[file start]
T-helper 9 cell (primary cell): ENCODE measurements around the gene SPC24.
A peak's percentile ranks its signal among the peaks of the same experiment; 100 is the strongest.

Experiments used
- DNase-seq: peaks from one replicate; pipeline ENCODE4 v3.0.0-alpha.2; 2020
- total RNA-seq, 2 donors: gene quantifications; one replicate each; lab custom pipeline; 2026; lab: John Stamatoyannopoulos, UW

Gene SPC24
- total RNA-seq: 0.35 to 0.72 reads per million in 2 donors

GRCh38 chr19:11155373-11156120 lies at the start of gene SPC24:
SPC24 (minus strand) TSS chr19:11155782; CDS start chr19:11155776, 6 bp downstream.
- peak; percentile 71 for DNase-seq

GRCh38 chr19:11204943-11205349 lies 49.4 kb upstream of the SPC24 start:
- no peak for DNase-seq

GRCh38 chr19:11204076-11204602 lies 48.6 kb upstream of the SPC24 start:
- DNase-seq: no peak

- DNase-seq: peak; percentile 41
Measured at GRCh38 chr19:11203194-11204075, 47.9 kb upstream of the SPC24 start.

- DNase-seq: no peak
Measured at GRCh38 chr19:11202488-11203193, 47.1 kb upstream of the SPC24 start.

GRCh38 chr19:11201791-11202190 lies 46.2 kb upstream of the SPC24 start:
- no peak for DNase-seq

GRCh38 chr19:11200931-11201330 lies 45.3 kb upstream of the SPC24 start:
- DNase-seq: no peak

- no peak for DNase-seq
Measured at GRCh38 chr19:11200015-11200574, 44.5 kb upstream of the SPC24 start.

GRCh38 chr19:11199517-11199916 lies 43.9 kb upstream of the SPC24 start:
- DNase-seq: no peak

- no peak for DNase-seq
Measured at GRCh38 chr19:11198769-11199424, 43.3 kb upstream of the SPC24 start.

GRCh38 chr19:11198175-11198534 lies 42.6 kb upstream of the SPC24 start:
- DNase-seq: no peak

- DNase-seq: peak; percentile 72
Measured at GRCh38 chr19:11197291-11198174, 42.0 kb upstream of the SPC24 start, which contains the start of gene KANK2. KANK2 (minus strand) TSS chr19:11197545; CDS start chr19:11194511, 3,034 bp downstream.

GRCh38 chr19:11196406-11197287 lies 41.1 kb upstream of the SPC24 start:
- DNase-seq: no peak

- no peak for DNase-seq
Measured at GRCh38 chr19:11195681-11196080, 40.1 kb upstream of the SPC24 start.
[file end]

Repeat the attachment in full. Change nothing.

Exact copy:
T-helper 9 cell (primary cell): ENCODE measurements around the gene SPC24.
A peak's percentile ranks its signal among the peaks of the same experiment; 100 is the strongest.

Experiments used
- DNase-seq: peaks from one replicate; pipeline ENCODE4 v3.0.0-alpha.2; 2020
- total RNA-seq, 2 donors: gene quantifications; one replicate each; lab custom pipeline; 2026; lab: John Stamatoyannopoulos, UW

Gene SPC24
- total RNA-seq: 0.35 to 0.72 reads per million in 2 donors

GRCh38 chr19:11155373-11156120 lies at the start of gene SPC24:
SPC24 (minus strand) TSS chr19:11155782; CDS start chr19:11155776, 6 bp downstream.
- peak; percentile 71 for DNase-seq

GRCh38 chr19:11204943-11205349 lies 49.4 kb upstream of the SPC24 start:
- no peak for DNase-seq

GRCh38 chr19:11204076-11204602 lies 48.6 kb upstream of the SPC24 start:
- DNase-seq: no peak

- DNase-seq: peak; percentile 41
Measured at GRCh38 chr19:11203194-11204075, 47.9 kb upstream of the SPC24 start.

- DNase-seq: no peak
Measured at GRCh38 chr19:11202488-11203193, 47.1 kb upstream of the SPC24 start.

GRCh38 chr19:11201791-11202190 lies 46.2 kb upstream of the SPC24 start:
- no peak for DNase-seq

GRCh38 chr19:11200931-11201330 lies 45.3 kb upstream of the SPC24 start:
- DNase-seq: no peak

- no peak for DNase-seq
Measured at GRCh38 chr19:11200015-11200574, 44.5 kb upstream of the SPC24 start.

GRCh38 chr19:11199517-11199916 lies 43.9 kb upstream of the SPC24 start:
- DNase-seq: no peak

- no peak for DNase-seq
Measured at GRCh38 chr19:11198769-11199424, 43.3 kb upstream of the SPC24 start.

GRCh38 chr19:11198175-11198534 lies 42.6 kb upstream of the SPC24 start:
- DNase-seq: no peak

- DNase-seq: peak; percentile 72
Measured at GRCh38 chr19:11197291-11198174, 42.0 kb upstream of the SPC24 start, which contains the start of gene KANK2. KANK2 (minus strand) TSS chr19:11197545; CDS start chr19:11194511, 3,034 bp downstream.

GRCh38 chr19:11196406-11197287 lies 41.1 kb upstream of the SPC24 start:
- DNase-seq: no peak

- no peak for DNase-seq
Measured at GRCh38 chr19:11195681-11196080, 40.1 kb upstream of the SPC24 start.